Tuesday, 13 March 2012

Wool Whorl

A hawk-eyed friend found this today in the vegetable patch:

Whorl, possibly?

Reverse of possible whorl
It may be a piece of Lamprophyre, an igneous rock formed in volcanic dykes, suggests Catalina at IES Jaume Balmes in Barcelona.

It is possibly a whorl ('fusaiola' in Catalan), used at the end of a stick to spin wool. If it is, then it could mean (there are a lot of conditional ifs in this sentence...) that people may have been spinning wool here a long time ago.

Which would make sense. Quim the shepherd talks about his grandfather leading his sheep around the area when transhumance was still practised, with a wee shepherd's bothy up on the Pla de la Calma above us that was used in the summer time, and winter pastures closer to home. 

I like these links with history. My grandmother's family kept sheep on a big border farm, Kirkton, now a lovely bed and breakfast. While she was playing in the Kirkton Burn in the first years of the 20th century (she was born on 16th March 1899) there was, perhaps, another wee girl here in Catalunya, sitting by the stream, spinning wool with a whorl.

Monday, 12 March 2012

Love is in the air

The (saintly) Josep the vet says that the big day for Spring romance in the sheep population is March 19th, by coincidence, Saint Joseph’s Day.

Spring romance is not like Autumn romance; the latter is part of a sheep’s natural cycle of sexual activity during shortening days and an anoestrous (no fertility) season during long (summer) days. The day length measuring device is melatonin, secreted during the night from the pineal gland, a tiny lump in the brain just behind the thalamus.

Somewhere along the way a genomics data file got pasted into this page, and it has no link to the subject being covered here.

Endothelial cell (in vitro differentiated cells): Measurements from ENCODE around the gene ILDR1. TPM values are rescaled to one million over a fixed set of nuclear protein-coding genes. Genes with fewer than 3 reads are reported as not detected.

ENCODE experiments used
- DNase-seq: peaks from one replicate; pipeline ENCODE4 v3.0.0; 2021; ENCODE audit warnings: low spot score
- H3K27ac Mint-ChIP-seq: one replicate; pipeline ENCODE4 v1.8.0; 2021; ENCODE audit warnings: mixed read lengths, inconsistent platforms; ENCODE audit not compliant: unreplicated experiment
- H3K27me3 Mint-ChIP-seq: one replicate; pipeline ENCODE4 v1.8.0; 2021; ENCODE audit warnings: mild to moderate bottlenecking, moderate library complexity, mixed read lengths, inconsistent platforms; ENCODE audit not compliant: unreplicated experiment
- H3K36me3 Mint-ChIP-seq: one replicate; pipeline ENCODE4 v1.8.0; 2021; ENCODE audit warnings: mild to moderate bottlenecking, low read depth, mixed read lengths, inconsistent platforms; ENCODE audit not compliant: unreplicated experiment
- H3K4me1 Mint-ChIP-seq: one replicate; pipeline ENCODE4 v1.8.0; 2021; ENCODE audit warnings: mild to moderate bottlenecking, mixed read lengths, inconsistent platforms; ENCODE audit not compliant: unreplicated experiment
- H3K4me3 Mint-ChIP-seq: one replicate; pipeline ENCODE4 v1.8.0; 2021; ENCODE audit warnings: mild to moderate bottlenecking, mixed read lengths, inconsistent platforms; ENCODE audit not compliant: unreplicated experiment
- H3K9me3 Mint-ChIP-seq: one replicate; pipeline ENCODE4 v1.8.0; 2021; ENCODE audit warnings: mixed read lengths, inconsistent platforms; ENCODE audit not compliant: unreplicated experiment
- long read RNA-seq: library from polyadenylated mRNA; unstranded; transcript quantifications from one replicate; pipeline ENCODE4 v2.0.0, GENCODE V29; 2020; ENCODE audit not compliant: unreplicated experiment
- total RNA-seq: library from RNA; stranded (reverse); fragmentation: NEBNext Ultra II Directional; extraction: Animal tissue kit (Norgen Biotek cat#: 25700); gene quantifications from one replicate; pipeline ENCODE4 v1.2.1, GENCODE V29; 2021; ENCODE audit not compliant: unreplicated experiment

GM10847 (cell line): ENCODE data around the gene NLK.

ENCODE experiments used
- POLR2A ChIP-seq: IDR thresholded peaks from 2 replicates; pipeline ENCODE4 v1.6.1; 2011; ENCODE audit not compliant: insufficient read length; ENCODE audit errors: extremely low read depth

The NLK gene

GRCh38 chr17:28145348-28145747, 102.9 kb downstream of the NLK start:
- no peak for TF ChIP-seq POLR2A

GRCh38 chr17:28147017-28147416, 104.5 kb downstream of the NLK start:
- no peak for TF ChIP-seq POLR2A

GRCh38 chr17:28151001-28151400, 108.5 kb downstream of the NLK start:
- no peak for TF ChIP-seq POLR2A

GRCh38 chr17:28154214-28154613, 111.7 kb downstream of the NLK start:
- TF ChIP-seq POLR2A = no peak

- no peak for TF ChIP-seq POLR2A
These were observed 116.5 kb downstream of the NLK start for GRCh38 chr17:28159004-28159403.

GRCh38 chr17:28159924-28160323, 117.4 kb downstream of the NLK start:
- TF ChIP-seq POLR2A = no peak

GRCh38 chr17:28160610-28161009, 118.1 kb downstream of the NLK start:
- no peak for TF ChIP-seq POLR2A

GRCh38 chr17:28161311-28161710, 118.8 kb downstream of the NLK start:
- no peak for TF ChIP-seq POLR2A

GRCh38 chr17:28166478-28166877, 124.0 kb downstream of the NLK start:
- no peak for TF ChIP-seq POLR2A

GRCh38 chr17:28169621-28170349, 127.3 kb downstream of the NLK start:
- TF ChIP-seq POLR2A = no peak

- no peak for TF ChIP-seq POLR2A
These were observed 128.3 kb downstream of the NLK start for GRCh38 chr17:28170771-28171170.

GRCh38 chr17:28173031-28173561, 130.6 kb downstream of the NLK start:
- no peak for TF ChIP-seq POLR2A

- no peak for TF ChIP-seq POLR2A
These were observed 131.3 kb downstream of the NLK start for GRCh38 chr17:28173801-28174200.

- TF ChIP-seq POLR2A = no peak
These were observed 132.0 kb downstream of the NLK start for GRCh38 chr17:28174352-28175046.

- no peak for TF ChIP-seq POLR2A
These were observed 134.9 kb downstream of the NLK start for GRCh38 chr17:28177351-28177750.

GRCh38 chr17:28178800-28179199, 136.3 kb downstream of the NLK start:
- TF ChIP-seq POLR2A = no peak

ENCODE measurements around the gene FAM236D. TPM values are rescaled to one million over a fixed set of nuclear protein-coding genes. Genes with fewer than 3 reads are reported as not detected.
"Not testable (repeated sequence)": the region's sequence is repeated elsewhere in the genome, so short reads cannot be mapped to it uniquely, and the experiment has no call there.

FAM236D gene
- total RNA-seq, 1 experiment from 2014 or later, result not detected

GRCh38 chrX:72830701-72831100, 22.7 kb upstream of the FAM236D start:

Here is the oestrous cycle in ewes in Montana (a long way from here, but it gives you the idea)

And here is a readable paper on this topic: http://repbiol.pan.olsztyn.pl/docs/pdfs/repbiol_vol2_num3_page267.pdf 

But my youthful sheep are happy that love is in the air. And Phoenix the ram seems to want to make an early start. (If you are of a nervous disposition, please avert your eyes now):
I've got an itch I just can't scratch

Phoenix is such a huge woolly beast: it’s not so much making love on the sofa as making love with the sofa.

Thursday, 8 March 2012

Stomach Tube Culture

There are, I’m learning, subtle differences between sheep care here in Catalunya and sheep care in the UK. An example is the humble stomach tube.

The two UK books I have on lambing both talk about this as a good and normal practice with lambs. And here is an article from 1987 by a UK vet, Andrew Eales, saying that

“...feeding lambs by stomach tube is probably the most significant advance in lamb care in the last 20 years.”

Over here in Catalunya things are different. A friend who is an expert in sheep and lambing says that stomach tubing is a dangerous practice – one drop of colostrum in the lungs and bye-bye lamb – and it appears to be something that is either rarely practiced here, or only carried out in extremis by the vet.

To Tube. Or Not to Tube. That is the question.

Investigations continue on this important element of cultural contrast…

Monday, 5 March 2012

Losing Luna

Luna, the new lamb born on the 29th February in a leap year, died today. We named her after the emerging new moon; but having waxed in the womb she waned out of it. 

She failed to suckle, so we did what we could, what we knew to do, milking Thistle and feeding wee Luna. But she just got sleepier and sleepier and I knew that we were going to lose her.

One learns a lot from a death. I’ve learned that despite my books and my reading I know too little about lambs. I’ve also learned, hard, the lesson about colostrum that all the books underline. I’m going to have to learn how to intubate a lamb – something else I was unequipped, and unprepared, to do.

It’s a bloody shame that something has to die for me to learn these lessons.

Agriculture: learning by dying.